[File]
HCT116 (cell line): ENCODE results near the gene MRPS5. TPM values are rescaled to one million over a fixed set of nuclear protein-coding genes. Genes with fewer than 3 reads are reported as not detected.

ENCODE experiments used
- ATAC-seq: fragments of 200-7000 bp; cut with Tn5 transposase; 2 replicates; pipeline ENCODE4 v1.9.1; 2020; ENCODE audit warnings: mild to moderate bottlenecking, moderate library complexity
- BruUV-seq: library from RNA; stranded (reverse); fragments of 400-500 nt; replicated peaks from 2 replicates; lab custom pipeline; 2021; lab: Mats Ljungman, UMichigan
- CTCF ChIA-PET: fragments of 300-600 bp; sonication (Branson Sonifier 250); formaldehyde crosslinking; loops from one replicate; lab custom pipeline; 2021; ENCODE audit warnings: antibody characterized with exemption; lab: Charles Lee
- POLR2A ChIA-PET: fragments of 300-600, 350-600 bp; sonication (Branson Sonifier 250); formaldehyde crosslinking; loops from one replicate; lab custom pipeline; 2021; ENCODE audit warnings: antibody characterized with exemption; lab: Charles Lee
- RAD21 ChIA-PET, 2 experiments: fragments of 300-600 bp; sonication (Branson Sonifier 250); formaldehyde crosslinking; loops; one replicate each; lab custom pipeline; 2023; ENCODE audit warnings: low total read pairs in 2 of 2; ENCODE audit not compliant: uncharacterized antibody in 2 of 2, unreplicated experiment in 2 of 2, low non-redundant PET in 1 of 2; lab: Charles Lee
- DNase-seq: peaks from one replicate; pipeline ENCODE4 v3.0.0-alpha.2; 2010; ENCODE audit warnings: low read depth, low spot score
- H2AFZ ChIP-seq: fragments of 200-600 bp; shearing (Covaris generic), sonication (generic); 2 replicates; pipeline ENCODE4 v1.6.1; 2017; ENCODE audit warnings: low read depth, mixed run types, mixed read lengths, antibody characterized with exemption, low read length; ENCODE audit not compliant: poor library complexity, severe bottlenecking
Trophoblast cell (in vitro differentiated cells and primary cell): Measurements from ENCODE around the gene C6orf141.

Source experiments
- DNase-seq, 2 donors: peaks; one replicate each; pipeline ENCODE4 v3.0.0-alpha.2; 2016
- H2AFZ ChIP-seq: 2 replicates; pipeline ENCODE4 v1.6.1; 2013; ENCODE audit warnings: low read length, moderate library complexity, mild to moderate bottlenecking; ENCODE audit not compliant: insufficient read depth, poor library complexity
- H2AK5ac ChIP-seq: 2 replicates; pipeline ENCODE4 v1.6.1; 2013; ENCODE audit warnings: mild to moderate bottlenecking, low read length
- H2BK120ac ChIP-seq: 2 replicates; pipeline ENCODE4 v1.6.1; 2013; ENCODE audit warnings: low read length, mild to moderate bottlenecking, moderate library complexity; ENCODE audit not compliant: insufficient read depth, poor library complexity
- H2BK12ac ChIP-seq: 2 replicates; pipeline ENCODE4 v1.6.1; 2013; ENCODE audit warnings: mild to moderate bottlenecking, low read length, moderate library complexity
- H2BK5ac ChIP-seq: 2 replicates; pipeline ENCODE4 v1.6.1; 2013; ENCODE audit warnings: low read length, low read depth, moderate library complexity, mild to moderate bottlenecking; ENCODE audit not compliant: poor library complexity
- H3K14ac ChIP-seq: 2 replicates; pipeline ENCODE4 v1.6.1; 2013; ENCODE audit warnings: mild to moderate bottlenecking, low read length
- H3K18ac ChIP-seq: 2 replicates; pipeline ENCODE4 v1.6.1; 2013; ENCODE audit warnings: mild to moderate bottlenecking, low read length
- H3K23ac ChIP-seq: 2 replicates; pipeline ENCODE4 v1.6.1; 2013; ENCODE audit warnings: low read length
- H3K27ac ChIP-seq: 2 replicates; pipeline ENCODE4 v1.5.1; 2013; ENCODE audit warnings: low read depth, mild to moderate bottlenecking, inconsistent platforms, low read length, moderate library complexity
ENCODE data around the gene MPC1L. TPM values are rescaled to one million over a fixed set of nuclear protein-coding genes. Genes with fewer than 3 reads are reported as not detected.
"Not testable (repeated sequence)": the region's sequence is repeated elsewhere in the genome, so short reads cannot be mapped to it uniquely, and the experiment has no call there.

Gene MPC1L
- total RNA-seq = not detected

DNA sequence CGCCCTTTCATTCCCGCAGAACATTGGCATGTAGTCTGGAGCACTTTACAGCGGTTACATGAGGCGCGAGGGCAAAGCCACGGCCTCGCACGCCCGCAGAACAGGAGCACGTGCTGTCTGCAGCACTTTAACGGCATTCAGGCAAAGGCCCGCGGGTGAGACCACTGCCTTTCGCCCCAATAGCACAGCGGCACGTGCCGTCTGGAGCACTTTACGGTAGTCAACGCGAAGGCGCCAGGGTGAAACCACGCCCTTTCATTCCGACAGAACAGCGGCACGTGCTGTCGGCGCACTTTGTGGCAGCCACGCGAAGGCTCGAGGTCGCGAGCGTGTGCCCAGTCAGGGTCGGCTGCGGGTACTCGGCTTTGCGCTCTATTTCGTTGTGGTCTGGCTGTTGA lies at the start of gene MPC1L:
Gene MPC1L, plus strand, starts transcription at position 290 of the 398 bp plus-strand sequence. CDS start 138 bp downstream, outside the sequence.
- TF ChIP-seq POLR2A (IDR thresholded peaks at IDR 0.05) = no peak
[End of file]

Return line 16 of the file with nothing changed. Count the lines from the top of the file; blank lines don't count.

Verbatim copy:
- H2BK12ac ChIP-seq: 2 replicates; pipeline ENCODE4 v1.6.1; 2013; ENCODE audit warnings: mild to moderate bottlenecking, low read length, moderate library complexity